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Waterbird monitoring in the Basin

The annual Eastern Australian Waterbird Survey started in October 2021 with researchers expected to survey 38 sites across the Basin.
Published: 05 November 2021

The annual Eastern Australian Waterbird Survey (EAWS) is again underway, providing another year of valuable data to help assess the health of Basin ecosystems. This survey has seen a high-resolution count of waterbird presence and breeding at specific wetlands, allowing a comparative analysis of waterbird numbers at wetlands across the Basin over time. These surveys are held across 38 environmental assets within the Basin, including The Living Murray icon sites.

Border closures in Queensland and South Australia due to the COVID-19 pandemic have complicated the survey route, but the University of New South Wales team are doing their best to survey as many sites as possible.

Led by the University of New South Wales and funded by the MDBA, the EAWS has been undertaken each year since 2010 and is considered a valuable monitoring program.

Waterbird research and monitoring provides valuable information about the health of the Murray–Darling Basin and more broadly, the benefits of the Basin Plan. There are more than 120 waterbird species in the Basin, each with their own environmental needs. Given this diversity, understanding bird life gives a good picture of many aspects of the environment.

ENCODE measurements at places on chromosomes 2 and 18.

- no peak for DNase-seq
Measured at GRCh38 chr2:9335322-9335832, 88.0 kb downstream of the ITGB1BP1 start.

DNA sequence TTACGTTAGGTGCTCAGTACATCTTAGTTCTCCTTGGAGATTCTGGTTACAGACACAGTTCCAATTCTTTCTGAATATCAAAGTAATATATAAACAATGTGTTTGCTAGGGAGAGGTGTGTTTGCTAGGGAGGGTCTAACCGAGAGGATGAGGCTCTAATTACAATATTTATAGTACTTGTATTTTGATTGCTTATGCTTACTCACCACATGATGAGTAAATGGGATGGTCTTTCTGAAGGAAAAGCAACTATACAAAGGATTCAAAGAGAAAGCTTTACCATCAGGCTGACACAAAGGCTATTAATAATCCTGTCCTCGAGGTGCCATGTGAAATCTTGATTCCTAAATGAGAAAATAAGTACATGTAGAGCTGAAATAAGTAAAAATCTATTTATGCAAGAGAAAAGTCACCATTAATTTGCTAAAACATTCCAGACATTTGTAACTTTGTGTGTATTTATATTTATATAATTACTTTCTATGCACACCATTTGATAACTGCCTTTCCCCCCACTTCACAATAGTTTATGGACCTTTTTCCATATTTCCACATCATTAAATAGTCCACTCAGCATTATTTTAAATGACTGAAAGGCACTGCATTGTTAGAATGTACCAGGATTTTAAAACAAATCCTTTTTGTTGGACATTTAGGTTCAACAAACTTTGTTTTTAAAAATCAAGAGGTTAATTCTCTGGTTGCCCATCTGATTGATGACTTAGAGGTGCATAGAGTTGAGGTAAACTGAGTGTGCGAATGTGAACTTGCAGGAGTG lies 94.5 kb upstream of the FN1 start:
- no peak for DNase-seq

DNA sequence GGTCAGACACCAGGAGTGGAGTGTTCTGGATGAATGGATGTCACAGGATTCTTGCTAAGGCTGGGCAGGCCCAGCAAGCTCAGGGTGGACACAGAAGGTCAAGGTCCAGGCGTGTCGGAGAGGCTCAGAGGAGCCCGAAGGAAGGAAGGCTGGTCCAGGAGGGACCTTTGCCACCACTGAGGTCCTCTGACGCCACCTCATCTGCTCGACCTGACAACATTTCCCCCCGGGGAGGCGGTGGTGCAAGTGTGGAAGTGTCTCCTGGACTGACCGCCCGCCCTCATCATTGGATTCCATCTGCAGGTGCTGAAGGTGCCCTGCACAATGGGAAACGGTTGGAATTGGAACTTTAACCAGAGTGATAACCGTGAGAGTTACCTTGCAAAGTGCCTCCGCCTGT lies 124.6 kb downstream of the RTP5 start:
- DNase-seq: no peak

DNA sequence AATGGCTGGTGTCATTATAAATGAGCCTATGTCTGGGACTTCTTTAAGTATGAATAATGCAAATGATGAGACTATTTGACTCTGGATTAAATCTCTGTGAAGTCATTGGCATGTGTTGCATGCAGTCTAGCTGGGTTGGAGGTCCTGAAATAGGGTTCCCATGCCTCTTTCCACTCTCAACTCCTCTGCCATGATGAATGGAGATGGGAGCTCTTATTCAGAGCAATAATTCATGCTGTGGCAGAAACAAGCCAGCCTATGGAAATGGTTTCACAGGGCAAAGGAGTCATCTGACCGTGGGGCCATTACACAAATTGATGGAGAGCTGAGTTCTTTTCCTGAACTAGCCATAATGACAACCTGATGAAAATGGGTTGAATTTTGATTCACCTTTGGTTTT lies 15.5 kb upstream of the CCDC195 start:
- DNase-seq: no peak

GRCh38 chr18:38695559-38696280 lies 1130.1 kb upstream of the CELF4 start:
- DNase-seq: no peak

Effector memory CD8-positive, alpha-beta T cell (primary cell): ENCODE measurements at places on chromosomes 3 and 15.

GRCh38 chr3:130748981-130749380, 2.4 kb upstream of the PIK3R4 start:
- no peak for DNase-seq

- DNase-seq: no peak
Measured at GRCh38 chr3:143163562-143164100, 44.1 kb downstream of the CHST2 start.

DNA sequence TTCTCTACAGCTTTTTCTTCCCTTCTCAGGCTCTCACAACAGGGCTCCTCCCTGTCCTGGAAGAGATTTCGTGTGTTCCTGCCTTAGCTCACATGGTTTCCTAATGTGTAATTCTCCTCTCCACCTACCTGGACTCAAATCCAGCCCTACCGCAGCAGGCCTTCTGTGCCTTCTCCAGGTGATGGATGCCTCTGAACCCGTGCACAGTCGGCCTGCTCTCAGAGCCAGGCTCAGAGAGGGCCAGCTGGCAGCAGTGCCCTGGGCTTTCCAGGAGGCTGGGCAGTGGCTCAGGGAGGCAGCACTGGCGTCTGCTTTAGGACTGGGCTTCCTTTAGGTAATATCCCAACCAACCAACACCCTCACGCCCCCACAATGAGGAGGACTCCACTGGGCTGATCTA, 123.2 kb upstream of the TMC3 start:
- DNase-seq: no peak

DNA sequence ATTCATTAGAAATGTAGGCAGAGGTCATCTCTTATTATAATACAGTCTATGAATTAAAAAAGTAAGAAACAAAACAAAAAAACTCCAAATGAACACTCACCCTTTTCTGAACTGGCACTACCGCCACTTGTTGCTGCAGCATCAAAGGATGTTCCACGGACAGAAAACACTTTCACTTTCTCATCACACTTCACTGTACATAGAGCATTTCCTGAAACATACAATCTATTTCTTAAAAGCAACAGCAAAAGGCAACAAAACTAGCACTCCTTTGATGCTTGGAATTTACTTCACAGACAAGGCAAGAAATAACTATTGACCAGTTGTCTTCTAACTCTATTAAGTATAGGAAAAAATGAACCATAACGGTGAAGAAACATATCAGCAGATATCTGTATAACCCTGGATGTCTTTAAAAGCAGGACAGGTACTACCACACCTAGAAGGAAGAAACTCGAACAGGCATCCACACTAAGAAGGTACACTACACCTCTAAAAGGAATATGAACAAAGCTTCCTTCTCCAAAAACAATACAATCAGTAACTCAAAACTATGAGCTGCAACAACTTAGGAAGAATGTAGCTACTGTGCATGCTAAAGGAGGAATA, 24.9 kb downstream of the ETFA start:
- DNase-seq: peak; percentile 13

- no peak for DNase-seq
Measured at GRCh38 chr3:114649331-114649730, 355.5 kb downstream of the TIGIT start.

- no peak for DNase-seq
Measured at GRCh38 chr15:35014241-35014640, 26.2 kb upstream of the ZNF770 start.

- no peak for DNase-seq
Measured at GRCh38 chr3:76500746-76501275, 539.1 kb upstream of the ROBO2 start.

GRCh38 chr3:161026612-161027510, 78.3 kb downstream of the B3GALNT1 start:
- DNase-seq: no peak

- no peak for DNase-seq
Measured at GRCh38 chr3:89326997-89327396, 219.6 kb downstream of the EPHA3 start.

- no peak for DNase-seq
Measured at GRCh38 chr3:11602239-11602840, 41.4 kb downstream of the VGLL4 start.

Since the Basin Plan commenced in 2012, the number of waterbird species has remained steady. However, populations have remained very low and waterbird breeding has been infrequent. Continued waterbird declines and low numbers may be indicative of compromised conservation management, reflecting the challenges of restoring sufficient water to wetlands for feeding and breeding waterbird habitat. Water for the environment is likely to have reduced the rate of decline but not stopped it completely.

The EAWS and other long-term monitoring programs such as the Coorong and Lower Lakes waterbird census provide key datasets. The MDBA uses the data to identify trends in waterbird diversity and abundance across the Basin.

The EAWS is expected to finish mid-November 2021 with early results available in December and the full dataset in March 2022.

Waterbirds observed in an aerial assessment. Left: Pelicans at Lake Wyara, Queensland. Right: Colonially breeding waterbirds at Gavini Wetlands, New South Wales. Photos: Eastern Australian Waterbird Survey.
Waterbirds observed in an aerial assessment. Left: Pelicans at Lake Wyara, Queensland. Right: Colonially breeding waterbirds at Gavini Wetlands, New South Wales. Photos: Eastern Australian Waterbird Survey.

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